Government and infrastructure

As of 2012 almost all of Malaysia's governmental ministries had relocated to Putrajaya. The only ministries remaining in Kuala Lumpur are the Ministry of International Trade and Industry, Ministry of Defence and Ministry of Works.[5] Located nearby the governmental ministries in Precinct 1, Alamanda Shopping Centre opened its doors to the delight of people who work, play and live in Putrajaya.



In 2007, the population of Putrajaya was estimated to be over 30,000, which comprised mainly government servants. Government servants have been encouraged to relocate to the city through a variety of government subsidy and loan programs. The population had increased to 88,300 by 2015.[2]


Religion in Putrajaya - 2016 [6]
religion percent
No religion or other

As of 2016, the population of is 92.8% Muslim, 7.8% Christian, 2.1% Buddhist, 1.0% Hindu, and 0.3% other or non-religious.

Public buildings and monuments

Perdana Putra, the Prime Minister's office

Open space


Kindergarten and Pre-School

Primary & Secondary Education in Putrajaya is provided by a few schools such as:

There is also two elites fully residential school in Putrajaya

Perdana University has established an interim campus in Putrajaya which hosts the Johns Hopkins University School of Medicine (PUGSOM) and the Perdana University-Royal College of Surgeons in Ireland (PU-RCSI) medical schools.



Putrajaya is home to the world's largest roundabout, the Persiaran Sultan Salahuddin Abdul Aziz Shah with a perimeter of 3.5 km. (2.7 miles)

By car

Major highways

Putrajaya is surrounded by federal highways 29 on the western side and 30 on the eastern side. The South Klang Valley Expressway E26, connecting Pulau Indah to Kajang, runs through the northern end of Putrajaya. ELITE E6 exit 607 serves Putrajaya and Cyberjaya next door. Highway 29 interchanges with Damansara-Puchong Expressway (LDP) E11 in the northwestern corner of Putrajaya, linking the city with Puchong, Subang Jaya, Kelana Jaya and all the way to Kepong.

Within Putrajaya, the following roads serve as the main thoroughfares of the city.

List of bridges

Seri Wawasan Bridge

Public transport


Being a new planned city, Putrajaya is not served by state railway company KTMB. The nearest KTM stations will be in Serdang, Kajang, Universiti Kebangsaan Malaysia or Bangi. RapidKL buses link Putrajaya to the Serdang KTM station.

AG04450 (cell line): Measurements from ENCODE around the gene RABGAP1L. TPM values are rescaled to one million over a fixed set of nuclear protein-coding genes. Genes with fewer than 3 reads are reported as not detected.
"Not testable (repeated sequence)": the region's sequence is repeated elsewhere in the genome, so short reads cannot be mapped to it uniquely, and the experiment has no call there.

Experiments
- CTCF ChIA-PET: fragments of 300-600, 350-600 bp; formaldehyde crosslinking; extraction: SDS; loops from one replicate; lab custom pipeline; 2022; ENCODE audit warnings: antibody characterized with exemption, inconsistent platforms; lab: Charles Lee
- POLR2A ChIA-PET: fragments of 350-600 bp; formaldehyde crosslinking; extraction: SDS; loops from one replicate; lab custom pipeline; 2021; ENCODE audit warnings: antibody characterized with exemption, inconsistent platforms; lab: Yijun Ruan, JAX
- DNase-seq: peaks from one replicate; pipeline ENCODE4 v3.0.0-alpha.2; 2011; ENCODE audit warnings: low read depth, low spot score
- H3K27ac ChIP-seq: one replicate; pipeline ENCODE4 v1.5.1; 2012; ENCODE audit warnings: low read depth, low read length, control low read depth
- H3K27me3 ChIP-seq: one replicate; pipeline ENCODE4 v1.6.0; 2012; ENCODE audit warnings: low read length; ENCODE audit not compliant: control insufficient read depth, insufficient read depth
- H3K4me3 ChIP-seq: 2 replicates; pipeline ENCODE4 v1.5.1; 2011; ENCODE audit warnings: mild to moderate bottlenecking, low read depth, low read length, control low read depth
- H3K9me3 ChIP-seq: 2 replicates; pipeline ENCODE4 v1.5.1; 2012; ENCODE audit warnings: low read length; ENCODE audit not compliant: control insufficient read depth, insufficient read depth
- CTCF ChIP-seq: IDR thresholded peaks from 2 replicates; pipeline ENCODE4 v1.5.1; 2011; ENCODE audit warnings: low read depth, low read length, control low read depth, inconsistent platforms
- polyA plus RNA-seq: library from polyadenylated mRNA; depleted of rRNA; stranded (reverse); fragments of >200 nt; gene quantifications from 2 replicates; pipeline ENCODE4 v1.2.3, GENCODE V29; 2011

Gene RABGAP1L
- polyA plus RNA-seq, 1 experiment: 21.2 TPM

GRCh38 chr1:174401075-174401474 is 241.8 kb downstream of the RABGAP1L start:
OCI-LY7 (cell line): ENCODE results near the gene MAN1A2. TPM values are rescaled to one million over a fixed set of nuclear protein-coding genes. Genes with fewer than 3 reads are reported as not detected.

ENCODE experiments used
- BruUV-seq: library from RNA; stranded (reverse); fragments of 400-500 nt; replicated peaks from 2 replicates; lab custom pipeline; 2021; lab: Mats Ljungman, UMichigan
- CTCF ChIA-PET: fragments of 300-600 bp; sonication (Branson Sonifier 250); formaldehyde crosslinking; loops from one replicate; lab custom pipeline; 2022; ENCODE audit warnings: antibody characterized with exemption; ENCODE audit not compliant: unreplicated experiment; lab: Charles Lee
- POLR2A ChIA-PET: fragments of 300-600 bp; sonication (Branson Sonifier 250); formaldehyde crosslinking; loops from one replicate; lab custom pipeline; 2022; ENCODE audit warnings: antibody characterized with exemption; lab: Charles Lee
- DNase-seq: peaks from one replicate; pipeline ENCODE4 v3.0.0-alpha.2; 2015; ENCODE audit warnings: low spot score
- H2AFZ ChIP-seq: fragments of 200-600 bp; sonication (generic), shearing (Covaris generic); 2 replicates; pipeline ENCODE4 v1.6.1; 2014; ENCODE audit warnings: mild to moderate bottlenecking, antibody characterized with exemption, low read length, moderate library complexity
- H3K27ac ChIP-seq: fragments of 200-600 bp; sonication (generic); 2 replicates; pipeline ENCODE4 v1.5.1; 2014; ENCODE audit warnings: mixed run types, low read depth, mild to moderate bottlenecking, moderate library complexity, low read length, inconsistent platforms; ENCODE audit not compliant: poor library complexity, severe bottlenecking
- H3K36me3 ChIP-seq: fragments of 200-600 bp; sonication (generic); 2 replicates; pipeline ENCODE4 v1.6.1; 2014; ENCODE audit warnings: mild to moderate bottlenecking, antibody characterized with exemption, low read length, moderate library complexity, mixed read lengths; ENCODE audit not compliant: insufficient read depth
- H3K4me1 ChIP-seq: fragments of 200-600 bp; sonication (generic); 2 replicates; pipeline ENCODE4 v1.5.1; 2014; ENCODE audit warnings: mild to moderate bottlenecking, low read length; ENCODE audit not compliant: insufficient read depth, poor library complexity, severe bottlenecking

The only rail line serving Putrajaya is the KLIA Express/ERL, with a station serving both Putrajaya and Cyberjaya.


RapidKL buses are available in Putrajaya. The Putrajaya Corporation also provides its own stage bus services through its subsidiary Nadi Putra using natural gas-powered buses.


Putrajaya is represented in the Dewan Rakyat of the Malaysian Parliament by Tengku Adnan Tengku Mansor of UMNO, part of the Barisan Nasional ruling coalition. Tengku Adnan is also the Minister of Federal Territories.[9]

Being a Federal Territory, Putrajaya does not have a state assembly, and the constituency is not divided into any state seats.

Panoramic image of Putrajaya, (from left to right) the Putra Bridge, the Ministry of Finance on the left, the Seri Wawasan Bridge, the Istana Darul Ehsan next to it
Panorama of Putrajaya from Cyberjaya Lake Gardens in February 2011.

See also


  1. "Laporan Kiraan Permulaan 2010". Jabatan Perangkaan Malaysia. p. 27. Archived from the original on 27 December 2010. Retrieved 24 January 2011.
  2. 1 2 "Population by States and Ethnic Group". Department of Information, Ministry of Communications and Multimedia, Malaysia. 2015. Archived from the original on 12 February 2016. Retrieved 12 February 2015.
  3. (Malay)Abdullah, Hasfiza (February 2012). DARI PRANG BESAR KE PUTRAJAYA. Dewan Bahasa dan Pustaka. Retrieved 26 October 2015.
  4. "Closer ties between Putrajaya and Sejong, Korea." (Archived from the original) The Star (Malaysia). Saturday 6 April 2013. Updated on Friday 26 April 2013. Retrieved on 1 January 2014.
  5. "Malaysian envoy acclaims Sejong City." (Archive) The Korea Times. 23 September 2012.
  6. "2010 Population and Housing Census of Malaysia" (PDF) (in Malay and English). Department of Statistics, Malaysia. Retrieved 17 June 2012.
  7. "Putrajaya Botanical Garden (Taman Botani)". Tourism Malaysia. Retrieved 25 May 2014.
  8. http://www.hw.ac.uk/malaysia.htm
  9. "Ahli Parlimen". Portal Rasmi Parlimen Malaysia. Retrieved 1 May 2016.

Further reading